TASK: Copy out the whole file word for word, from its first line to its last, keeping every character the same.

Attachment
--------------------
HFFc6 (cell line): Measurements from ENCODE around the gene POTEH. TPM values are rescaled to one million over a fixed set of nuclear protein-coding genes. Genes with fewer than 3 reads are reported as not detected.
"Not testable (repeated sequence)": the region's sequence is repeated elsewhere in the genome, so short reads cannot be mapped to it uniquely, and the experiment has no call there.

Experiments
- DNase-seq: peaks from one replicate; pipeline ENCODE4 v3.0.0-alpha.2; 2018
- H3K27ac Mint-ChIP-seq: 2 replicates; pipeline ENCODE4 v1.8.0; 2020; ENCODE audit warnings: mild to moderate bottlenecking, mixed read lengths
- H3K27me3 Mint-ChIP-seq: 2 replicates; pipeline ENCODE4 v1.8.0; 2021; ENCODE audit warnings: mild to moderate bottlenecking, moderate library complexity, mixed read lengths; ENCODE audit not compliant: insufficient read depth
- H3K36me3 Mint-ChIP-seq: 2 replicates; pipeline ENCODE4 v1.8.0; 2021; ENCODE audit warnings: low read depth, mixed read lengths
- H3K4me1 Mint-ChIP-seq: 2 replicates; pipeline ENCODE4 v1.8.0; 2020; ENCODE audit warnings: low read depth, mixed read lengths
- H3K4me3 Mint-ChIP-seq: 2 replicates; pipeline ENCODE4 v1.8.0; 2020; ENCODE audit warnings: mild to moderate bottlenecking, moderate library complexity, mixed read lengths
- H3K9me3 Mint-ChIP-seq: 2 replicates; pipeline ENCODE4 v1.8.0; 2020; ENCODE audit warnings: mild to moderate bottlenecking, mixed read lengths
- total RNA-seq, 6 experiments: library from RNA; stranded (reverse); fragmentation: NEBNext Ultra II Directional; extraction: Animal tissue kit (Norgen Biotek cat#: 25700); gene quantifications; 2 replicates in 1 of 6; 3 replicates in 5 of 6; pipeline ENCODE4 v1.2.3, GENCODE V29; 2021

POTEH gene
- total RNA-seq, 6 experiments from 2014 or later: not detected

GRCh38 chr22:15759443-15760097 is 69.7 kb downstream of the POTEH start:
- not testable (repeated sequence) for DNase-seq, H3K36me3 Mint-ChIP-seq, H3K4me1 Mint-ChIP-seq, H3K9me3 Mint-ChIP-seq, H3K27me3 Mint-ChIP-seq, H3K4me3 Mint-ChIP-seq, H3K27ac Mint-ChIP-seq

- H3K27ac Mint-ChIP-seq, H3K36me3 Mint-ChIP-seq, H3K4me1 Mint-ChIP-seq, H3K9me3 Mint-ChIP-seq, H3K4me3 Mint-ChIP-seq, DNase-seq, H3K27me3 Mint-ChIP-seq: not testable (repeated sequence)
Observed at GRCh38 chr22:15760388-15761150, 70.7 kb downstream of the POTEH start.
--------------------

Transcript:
HFFc6 (cell line): Measurements from ENCODE around the gene POTEH. TPM values are rescaled to one million over a fixed set of nuclear protein-coding genes. Genes with fewer than 3 reads are reported as not detected.
"Not testable (repeated sequence)": the region's sequence is repeated elsewhere in the genome, so short reads cannot be mapped to it uniquely, and the experiment has no call there.

Experiments
- DNase-seq: peaks from one replicate; pipeline ENCODE4 v3.0.0-alpha.2; 2018
- H3K27ac Mint-ChIP-seq: 2 replicates; pipeline ENCODE4 v1.8.0; 2020; ENCODE audit warnings: mild to moderate bottlenecking, mixed read lengths
- H3K27me3 Mint-ChIP-seq: 2 replicates; pipeline ENCODE4 v1.8.0; 2021; ENCODE audit warnings: mild to moderate bottlenecking, moderate library complexity, mixed read lengths; ENCODE audit not compliant: insufficient read depth
- H3K36me3 Mint-ChIP-seq: 2 replicates; pipeline ENCODE4 v1.8.0; 2021; ENCODE audit warnings: low read depth, mixed read lengths
- H3K4me1 Mint-ChIP-seq: 2 replicates; pipeline ENCODE4 v1.8.0; 2020; ENCODE audit warnings: low read depth, mixed read lengths
- H3K4me3 Mint-ChIP-seq: 2 replicates; pipeline ENCODE4 v1.8.0; 2020; ENCODE audit warnings: mild to moderate bottlenecking, moderate library complexity, mixed read lengths
- H3K9me3 Mint-ChIP-seq: 2 replicates; pipeline ENCODE4 v1.8.0; 2020; ENCODE audit warnings: mild to moderate bottlenecking, mixed read lengths
- total RNA-seq, 6 experiments: library from RNA; stranded (reverse); fragmentation: NEBNext Ultra II Directional; extraction: Animal tissue kit (Norgen Biotek cat#: 25700); gene quantifications; 2 replicates in 1 of 6; 3 replicates in 5 of 6; pipeline ENCODE4 v1.2.3, GENCODE V29; 2021

POTEH gene
- total RNA-seq, 6 experiments from 2014 or later: not detected

GRCh38 chr22:15759443-15760097 is 69.7 kb downstream of the POTEH start:
- not testable (repeated sequence) for DNase-seq, H3K36me3 Mint-ChIP-seq, H3K4me1 Mint-ChIP-seq, H3K9me3 Mint-ChIP-seq, H3K27me3 Mint-ChIP-seq, H3K4me3 Mint-ChIP-seq, H3K27ac Mint-ChIP-seq

- H3K27ac Mint-ChIP-seq, H3K36me3 Mint-ChIP-seq, H3K4me1 Mint-ChIP-seq, H3K9me3 Mint-ChIP-seq, H3K4me3 Mint-ChIP-seq, DNase-seq, H3K27me3 Mint-ChIP-seq: not testable (repeated sequence)
Observed at GRCh38 chr22:15760388-15761150, 70.7 kb downstream of the POTEH start.